The Kaitlin (Knit Cowl)

Every year for our Christmas party, we do a Secret Santa gift exchange.  For this year’s exchange, I had my beautiful friend, Kaitlin.  Although I love to give all types of gifts, homemade/handmade/diy are my favorite.  So, every year for the gift exchange, I try to give at least one thing that I created.

Like myself, Kaitlin is a teacher, so I can relate to her style and wardrobe.  I chose to make a cowl for Kaitlin because I knew it was a piece that she could wear both indoors and out.  It is a simple addition to winter outfits that can keep you warm, but still be stylish.  (Pattern Below)

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If you are a novice in the world of knitting, this is the perfect pattern for you.  It’s straight knitting, every row, with super-big needles and super-thick yarn.  I was able to finish this scarf in two sittings, and I am a very slow knitter.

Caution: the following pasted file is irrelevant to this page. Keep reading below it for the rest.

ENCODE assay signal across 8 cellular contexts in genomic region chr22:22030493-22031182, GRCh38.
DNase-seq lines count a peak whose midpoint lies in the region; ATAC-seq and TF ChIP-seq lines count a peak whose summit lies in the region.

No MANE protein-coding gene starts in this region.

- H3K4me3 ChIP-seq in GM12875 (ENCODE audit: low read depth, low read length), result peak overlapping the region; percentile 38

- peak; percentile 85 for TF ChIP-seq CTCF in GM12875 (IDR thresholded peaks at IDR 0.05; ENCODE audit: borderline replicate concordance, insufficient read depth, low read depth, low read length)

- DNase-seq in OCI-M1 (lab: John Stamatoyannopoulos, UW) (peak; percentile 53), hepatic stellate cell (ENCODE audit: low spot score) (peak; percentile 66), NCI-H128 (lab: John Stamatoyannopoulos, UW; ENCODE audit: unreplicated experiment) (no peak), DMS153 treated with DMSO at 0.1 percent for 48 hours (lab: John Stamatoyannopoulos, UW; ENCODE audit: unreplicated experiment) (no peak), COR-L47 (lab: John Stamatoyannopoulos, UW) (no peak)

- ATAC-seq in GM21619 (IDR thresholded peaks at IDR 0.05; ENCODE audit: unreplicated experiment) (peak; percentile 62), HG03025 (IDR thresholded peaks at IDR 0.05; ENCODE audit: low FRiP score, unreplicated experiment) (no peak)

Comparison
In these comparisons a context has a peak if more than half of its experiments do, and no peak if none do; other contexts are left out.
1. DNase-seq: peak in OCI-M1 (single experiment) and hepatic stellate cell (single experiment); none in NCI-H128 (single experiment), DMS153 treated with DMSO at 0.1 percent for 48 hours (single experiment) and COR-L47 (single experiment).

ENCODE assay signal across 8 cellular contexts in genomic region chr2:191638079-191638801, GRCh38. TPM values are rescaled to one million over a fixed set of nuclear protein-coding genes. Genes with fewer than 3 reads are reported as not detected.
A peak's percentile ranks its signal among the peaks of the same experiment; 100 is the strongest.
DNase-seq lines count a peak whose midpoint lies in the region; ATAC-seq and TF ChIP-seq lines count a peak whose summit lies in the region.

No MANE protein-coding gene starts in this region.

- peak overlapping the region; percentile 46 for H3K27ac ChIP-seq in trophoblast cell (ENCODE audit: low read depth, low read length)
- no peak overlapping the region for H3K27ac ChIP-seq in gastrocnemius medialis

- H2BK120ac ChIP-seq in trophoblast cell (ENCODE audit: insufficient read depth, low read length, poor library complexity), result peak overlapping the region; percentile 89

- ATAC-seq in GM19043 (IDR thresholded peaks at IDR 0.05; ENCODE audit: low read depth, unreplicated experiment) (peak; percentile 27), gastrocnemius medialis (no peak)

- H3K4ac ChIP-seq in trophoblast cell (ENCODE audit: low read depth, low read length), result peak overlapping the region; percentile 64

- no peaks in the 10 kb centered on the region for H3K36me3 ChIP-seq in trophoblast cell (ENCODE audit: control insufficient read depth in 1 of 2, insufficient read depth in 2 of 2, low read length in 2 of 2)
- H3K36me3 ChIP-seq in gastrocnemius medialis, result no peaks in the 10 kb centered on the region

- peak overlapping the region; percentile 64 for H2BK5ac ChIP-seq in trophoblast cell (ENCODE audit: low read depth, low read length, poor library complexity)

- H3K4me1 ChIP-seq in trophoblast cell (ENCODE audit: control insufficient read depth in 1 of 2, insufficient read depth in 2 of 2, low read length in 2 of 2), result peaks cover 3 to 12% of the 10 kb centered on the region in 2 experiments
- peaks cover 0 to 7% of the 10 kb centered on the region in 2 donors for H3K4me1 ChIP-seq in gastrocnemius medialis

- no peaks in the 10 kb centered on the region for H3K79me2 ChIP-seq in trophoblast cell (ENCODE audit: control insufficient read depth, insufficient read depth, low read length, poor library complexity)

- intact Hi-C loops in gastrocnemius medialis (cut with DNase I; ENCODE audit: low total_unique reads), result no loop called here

Yarn: Lion Brand Thick & Quick / Charcoal (1.5 skeins)

Needles: US Size 19

Pattern:

Cast on 23 stitches

Knit every row until piece measures 30 inches (2 1/2 feet)

Bind off end

Join together ends with a large yarn needle (be sure not to twist the scarf before the ends are joined together)

Enjoy!

Pink Zig Zag (My First Quilt)

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Last Christmas I got my very first sewing machine as a gift.  The following January through August, however, I was finishing up my Master’s degree, so casual sewing wasn’t exactly something for which I had an abundance of time.  After our move to Colorado, I decided it was finally okay to really take it out of the box and do some experimenting.

After a few smaller practice projects, online tutorials, crafty blog reading and some phone calls to my Grandma, I was ready to try my hand (or machine, rather) at a simple quilt.  The result was this cute little pink and white zig-zag/ chevron quilt.